Chemically Induced Adhesive Arachnoiditis Sufferers of Australia (CIAASA)

[2000] Toxic drugs are good for you (Myodil)

[2002] Medical cover-up

Myodil action group

The files containing the licensing history of Myodil have been ‘mislaid’ by the Medicines Control Agency. After pressure from the Myodil Action Group, which fought for an investigation, the Parliamentary Ombudsman recommended a release of the documents. However, the Permanent Secretary to the Health Department refused to release the major part of the Myodil licensing documents.
    On the 19th September 1988 Glaxo notified the Department of Health that Myodil was to be discontinued in the UK for commercial reasons, but they wished to retain the product licence issued in June 1987 as the product was not being discontinued worldwide. Myodil is thus still manufactured and sold overseas - it has found new markets in countries that are vulnerable to the marketing strategy that made Glaxo one of the largest pharmaceutical companies.
    Glaxo has always maintained that the links between Myodil and adhesive arachnoiditis have not been proven. But in an out of court settlement in 1995, whilst denying liability Glaxo Laboratories Limited paid out, on average, £16,000 to each of 425 claimants suffering from Myodil Adhesive Arachnoiditis. A further 3,000 claimants had to withdraw because of what many of them felt to be Glaxo's solicitors’ bullying tactics. Settling out of court meant that Glaxo effectively closed the door on any further litigation in the UK. [2000] Toxic drugs are good for you (Myodil)

The Daily Telegraph has documentary proof the Federal Government, state health authorities and doctors sanctioned the use of the dye even though they knew the devastating effects of the chemicals in it. ......"You've seen the chemical make-up of the substance - it contains benzene, hydrochloric acid and sulphuric acid," he said. "How could they ever think that injecting those chemicals into somebody's back would not be harmful?" Doctors were warned not to spill the chemical on rubber because it destroys it and dissolves polystyrene cups. [2002] Medical cover-up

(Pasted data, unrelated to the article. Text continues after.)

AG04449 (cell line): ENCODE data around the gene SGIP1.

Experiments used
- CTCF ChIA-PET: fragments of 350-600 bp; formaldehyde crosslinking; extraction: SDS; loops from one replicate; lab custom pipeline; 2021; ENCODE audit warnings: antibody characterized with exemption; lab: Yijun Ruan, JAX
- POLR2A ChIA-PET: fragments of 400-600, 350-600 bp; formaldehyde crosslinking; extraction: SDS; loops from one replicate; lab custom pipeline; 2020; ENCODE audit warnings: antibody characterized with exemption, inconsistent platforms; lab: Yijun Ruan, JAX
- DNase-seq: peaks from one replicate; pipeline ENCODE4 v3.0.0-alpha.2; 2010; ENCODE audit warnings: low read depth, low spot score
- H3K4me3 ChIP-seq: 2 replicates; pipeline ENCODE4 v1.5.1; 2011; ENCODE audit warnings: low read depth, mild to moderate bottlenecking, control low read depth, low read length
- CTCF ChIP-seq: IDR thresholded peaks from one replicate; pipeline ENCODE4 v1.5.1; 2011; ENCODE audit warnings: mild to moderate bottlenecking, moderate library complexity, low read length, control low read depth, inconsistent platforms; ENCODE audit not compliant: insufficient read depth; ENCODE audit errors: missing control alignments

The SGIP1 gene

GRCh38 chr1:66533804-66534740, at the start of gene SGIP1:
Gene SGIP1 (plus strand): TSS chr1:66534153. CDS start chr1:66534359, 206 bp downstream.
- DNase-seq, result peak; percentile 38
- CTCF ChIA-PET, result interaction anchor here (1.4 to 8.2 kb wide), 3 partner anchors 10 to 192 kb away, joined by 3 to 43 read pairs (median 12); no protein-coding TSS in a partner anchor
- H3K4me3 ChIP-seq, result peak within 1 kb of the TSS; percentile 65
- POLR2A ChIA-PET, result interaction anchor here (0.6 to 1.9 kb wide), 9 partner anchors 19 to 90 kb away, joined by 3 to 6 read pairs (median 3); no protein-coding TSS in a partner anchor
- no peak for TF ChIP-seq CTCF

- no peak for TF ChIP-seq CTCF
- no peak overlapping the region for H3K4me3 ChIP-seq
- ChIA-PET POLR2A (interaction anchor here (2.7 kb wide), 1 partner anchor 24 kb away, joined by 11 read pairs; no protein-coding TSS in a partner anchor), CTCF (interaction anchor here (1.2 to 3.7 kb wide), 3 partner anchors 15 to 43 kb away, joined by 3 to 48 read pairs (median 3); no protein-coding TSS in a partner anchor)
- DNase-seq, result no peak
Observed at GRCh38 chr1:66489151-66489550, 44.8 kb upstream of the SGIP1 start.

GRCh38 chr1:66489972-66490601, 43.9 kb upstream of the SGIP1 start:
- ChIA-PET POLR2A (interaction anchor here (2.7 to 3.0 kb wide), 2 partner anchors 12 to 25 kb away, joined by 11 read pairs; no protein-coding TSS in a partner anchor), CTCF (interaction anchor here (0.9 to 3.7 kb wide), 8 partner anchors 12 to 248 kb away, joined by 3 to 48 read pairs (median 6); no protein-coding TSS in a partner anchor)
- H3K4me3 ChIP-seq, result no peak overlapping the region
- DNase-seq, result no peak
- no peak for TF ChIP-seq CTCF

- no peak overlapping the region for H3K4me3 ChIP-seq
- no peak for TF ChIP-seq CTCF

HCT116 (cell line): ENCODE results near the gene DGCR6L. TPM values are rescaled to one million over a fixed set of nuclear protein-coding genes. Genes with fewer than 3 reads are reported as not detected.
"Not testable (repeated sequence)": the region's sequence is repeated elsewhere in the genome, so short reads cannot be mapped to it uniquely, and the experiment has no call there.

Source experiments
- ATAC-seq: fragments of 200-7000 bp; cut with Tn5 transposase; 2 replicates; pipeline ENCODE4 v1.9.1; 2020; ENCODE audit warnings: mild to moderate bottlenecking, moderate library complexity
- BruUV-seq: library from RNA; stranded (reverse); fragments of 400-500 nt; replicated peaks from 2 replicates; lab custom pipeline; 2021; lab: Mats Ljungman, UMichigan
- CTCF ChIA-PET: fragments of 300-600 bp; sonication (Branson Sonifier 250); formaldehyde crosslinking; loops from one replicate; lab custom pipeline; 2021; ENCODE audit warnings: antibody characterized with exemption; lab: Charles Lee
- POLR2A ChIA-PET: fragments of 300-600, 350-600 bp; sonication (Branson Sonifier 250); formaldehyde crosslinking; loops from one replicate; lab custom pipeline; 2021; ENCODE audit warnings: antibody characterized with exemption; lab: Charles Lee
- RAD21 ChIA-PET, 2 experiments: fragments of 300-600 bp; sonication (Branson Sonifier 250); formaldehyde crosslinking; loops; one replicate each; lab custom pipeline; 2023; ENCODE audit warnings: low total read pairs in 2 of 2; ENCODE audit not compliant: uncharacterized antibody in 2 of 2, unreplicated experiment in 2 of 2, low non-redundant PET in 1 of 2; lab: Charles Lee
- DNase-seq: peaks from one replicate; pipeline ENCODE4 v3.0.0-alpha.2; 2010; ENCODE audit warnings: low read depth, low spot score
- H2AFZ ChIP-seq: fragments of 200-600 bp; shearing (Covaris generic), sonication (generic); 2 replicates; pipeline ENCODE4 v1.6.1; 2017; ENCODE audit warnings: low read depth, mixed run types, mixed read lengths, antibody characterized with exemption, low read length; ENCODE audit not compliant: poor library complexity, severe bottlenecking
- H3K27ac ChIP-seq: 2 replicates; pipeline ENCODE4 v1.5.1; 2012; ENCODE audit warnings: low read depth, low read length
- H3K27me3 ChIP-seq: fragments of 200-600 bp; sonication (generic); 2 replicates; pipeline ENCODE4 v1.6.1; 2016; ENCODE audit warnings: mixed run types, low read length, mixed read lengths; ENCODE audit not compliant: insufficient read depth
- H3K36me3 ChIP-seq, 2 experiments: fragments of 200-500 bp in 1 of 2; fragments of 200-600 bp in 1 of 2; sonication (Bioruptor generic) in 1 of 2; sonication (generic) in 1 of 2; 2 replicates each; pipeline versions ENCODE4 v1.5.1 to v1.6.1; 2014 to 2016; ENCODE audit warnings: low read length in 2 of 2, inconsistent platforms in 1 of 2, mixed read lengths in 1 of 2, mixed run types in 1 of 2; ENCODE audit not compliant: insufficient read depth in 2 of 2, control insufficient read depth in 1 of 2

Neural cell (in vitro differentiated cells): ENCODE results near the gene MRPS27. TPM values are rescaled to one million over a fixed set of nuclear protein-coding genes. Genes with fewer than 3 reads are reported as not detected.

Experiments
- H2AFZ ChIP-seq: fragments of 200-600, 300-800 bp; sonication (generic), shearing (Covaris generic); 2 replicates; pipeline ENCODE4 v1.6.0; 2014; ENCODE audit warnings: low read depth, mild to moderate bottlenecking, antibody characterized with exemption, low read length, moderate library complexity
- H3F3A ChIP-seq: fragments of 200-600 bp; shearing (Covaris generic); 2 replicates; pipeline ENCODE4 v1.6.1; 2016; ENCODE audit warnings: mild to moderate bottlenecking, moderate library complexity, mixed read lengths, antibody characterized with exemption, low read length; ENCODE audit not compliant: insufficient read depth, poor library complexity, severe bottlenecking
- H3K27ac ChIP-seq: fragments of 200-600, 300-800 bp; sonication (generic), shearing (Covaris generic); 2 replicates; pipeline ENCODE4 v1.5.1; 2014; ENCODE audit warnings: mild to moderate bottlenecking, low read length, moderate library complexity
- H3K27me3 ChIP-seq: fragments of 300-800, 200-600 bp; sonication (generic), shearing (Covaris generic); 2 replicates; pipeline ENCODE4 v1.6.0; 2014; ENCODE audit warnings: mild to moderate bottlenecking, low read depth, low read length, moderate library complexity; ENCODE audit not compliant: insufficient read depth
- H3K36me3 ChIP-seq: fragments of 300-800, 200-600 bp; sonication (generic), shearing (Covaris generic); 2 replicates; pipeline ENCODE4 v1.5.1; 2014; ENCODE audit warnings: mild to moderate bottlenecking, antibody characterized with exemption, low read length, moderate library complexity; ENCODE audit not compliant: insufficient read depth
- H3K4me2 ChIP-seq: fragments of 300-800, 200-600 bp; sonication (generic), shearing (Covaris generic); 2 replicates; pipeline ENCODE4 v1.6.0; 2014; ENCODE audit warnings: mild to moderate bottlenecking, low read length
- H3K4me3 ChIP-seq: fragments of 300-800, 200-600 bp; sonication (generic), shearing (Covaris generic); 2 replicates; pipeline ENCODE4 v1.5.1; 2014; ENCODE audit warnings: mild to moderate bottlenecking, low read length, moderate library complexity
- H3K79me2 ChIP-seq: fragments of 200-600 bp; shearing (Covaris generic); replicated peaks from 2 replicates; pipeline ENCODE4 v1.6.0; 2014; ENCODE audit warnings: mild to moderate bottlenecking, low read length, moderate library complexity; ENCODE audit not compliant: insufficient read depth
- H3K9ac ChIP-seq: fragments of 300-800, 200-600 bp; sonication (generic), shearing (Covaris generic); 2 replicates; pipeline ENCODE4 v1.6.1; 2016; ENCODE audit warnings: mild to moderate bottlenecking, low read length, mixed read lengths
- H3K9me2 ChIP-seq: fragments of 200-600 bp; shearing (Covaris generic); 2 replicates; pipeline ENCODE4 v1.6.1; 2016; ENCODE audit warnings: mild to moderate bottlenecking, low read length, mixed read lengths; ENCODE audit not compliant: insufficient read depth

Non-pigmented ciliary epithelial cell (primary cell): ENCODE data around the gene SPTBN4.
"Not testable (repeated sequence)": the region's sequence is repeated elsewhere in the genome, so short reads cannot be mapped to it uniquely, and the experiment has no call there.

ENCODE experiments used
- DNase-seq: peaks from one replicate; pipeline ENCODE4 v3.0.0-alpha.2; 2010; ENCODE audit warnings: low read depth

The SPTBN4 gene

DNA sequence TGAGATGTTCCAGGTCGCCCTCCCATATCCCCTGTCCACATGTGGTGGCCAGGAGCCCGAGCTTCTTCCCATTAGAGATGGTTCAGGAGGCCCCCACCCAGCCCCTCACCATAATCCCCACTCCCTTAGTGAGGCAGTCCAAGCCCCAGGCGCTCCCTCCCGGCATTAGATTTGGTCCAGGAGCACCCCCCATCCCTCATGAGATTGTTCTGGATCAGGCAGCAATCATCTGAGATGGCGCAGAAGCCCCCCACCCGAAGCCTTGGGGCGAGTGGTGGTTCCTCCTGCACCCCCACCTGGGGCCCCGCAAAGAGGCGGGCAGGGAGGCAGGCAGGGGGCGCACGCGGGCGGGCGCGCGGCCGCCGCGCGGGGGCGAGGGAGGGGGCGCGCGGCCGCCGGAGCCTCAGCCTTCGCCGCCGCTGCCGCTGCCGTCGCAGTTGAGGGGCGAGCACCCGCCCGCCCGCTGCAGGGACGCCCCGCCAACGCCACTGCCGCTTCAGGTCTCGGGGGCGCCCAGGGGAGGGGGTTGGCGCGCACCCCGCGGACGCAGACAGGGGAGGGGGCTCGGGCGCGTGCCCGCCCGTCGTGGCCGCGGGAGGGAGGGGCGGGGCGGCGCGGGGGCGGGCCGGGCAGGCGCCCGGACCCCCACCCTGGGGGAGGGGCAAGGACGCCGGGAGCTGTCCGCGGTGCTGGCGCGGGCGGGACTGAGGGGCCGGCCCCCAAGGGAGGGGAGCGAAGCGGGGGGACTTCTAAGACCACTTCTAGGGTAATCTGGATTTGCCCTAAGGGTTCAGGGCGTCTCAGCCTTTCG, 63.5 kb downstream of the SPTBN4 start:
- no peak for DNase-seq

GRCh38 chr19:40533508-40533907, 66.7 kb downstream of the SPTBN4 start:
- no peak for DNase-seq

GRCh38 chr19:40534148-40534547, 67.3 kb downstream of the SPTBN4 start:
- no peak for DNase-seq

What is not commonly known is that the developers of the "dye", Kodak, knew it would cause CIAA before they licensed it (May 1944). Today, there are 80 medical conditions or symptoms that have been recognised as a "cause or effect" of exposure to this "too toxic" chemical dye (NIH, 1994). Many of the drugs now used to treat these secondary conditions or symptoms of CIAA have been developed or patented by those who developed the original formula (for some, with slight changes of said formula; later, for instance, Myodil by GlaxoSmithKline).
    I will go on the record to state the following: the developers of the diagnostic radiographic contrast medium knew before they applied for an NDA (new drug application) that it would cause arachnoiditis, and furthermore were aware of some of the other found reactions to this "dye" that were also not reported to the authorities.
    I will go further and also place on the record that the collection of "secret studies" shows such; however, none was ever submitted to the FDA when applying for the NDA. Copies of all these "secret studies" are held in a bank safe on my behalf; these can be made available to any person who is willing to publicly publish such. [Letter Nexus Dec 2006] Arachnoiditis Awareness